Making sure that kids have everything they need is an essential part of being a parent, but things can get complicated after divorce. Maybe you are facing the adjustment of becoming a single income household or have to find a way to reenter the workforce. Illinois child support laws make sure that kids are not lost during this time of transition.
Providing children with financial security and stability is important, and most Illinois parents do their best to do just that. For divorced parents, part of creating a financially stable life is by either paying or receiving child support. But what happens when one parent is no longer able to make his or her monthly payments? This can be a very scary situation, but there are options to make things work.
Parents just want what is best for their kids, and that does not stop because of divorce. In fact, you might be even more focused on your child's best interests now. But what exactly are Illinois courts talking about when they say "best interests of the child?" While this can be up to interpretation, the court will look at some important factors when deciding what child custody arrangement is in your son or daughter's best interests.
Life as a parent is rarely easy, and things like divorce, new jobs and moving can make things infinitely more complicated. Fathers who accept new positions or jobs that take them several hours away, or even across state lines, may wrestle with how to balance their parenting responsibilities over bigger distances. Thanks to new and rapidly evolving technology, some dads are finding faster and easier ways to connect with their kids between physical meetings.
Societal expectations for unmarried dads in Illinois are sadly not very high, which may influence how successful they are at securing time with their children. But regardless of marital status, men who were never married to their children's mothers can still seek visitation and even child custody. However, this means that they must be vigilant in asserting their fathers' rights.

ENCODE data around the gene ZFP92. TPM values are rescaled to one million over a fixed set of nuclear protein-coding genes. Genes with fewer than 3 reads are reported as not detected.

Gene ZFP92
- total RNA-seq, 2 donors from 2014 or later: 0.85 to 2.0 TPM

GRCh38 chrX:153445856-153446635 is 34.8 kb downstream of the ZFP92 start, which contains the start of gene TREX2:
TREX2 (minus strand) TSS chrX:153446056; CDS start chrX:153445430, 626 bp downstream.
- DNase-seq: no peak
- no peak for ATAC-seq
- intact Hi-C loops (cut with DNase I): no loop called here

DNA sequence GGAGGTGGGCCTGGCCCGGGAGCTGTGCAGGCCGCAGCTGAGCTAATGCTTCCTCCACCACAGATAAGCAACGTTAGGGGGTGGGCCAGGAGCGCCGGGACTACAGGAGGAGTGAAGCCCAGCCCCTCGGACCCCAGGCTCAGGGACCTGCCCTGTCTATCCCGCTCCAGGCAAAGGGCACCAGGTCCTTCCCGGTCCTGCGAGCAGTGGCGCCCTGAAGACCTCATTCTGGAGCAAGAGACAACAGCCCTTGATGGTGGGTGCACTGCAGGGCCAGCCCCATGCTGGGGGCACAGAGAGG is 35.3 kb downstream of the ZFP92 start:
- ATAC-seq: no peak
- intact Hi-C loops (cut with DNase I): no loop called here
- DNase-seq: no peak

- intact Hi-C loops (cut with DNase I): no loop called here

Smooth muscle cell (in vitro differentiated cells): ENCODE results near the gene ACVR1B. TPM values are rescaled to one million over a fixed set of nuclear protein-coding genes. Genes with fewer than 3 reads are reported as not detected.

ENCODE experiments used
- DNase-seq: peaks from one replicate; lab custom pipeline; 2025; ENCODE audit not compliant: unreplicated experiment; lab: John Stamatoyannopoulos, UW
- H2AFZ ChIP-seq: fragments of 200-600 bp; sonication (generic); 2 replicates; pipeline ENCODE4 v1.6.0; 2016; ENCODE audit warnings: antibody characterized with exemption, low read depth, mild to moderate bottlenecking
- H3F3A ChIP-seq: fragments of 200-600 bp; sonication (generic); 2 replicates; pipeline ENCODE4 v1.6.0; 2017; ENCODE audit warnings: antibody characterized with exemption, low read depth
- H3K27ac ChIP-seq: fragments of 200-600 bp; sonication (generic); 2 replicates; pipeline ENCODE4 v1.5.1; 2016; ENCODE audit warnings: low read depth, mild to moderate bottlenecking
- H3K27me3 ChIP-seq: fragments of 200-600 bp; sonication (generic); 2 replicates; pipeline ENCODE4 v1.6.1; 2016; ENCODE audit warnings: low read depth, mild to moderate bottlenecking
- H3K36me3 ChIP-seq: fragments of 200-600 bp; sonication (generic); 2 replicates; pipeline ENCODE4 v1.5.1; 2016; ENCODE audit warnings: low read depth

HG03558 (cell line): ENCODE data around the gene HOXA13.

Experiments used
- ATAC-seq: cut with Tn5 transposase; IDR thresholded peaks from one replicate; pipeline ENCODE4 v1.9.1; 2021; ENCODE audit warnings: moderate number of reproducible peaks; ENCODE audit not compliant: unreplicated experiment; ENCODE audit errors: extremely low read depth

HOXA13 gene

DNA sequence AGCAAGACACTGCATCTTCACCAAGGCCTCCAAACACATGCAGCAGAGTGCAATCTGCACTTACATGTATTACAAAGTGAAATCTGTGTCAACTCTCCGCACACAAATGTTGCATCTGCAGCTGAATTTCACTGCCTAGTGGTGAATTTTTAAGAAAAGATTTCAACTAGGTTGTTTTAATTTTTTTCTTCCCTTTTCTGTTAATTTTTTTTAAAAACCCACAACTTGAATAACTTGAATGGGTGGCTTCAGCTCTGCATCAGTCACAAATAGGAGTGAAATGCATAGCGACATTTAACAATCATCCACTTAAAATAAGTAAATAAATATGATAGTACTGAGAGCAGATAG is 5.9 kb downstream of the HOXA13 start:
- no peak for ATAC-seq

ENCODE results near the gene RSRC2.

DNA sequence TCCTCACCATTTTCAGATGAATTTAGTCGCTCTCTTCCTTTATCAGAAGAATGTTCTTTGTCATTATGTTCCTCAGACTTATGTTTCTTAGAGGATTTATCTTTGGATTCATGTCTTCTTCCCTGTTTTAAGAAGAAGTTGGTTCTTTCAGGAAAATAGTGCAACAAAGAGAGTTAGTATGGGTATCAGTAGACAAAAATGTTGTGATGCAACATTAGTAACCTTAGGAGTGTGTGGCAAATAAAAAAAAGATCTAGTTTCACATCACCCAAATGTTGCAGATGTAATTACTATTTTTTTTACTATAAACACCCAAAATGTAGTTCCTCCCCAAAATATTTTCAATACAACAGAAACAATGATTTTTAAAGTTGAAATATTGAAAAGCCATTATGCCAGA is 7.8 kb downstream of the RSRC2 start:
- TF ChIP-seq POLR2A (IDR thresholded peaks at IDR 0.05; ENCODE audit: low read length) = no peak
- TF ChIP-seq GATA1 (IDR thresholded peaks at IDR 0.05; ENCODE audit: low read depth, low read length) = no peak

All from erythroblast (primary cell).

During divorce, parents must think of both their own needs as well as those of their children. Each family will have their own unique needs, but there is usually one common thread that generally weaves through everything -- that children have two loving, involved parents. Child custody agreements might more readily meet this need for older children, but many courts in Illinois overlook just how important it is for younger children.
Raising a child is expensive, and divorce certainly does not make it any cheaper. Child support is one way to make sure that both parents keep providing important financial stability regardless of what else is going on in life. Here is how Illinois family law deals with child support.
Societal expectations have changed quite a bit over a relatively short period of time, especially when it comes to family and parenting. Fathers in Illinois now play much larger roles in their children's lives than their own fathers did. This shift has also nudged more and more families toward joint child custody, with each parent taking on 50% of parenting time. Unfortunately, some experts believe that shared custody, social media and even mistruths are causing conflict between divorcing parents.
As a dad, you have a meaningful and irreplaceable relationship with your child. Divorce should not sever any aspect of that relationship. If you feel like losing your connection to your child is the inevitable result of ending your marriage, you might still be under the impression that Illinois family law treats dads more like occasional helpers than active parents. This is simply not reality for most families. If you want to be certain that your child's best interests are being met, then you should be ready to assert your fathers' rights.
Being a father is more than just something you do in between your other obligations -- it is the most important role you will ever play in life. But now that you are getting a divorce, you might not be sure how fatherhood will look going forward. Many dads in Illinois worry that they will only see their kids occasionally. Your situation does not have to be like this, so it may help to familiarize yourself with fathers' rights regarding child custody.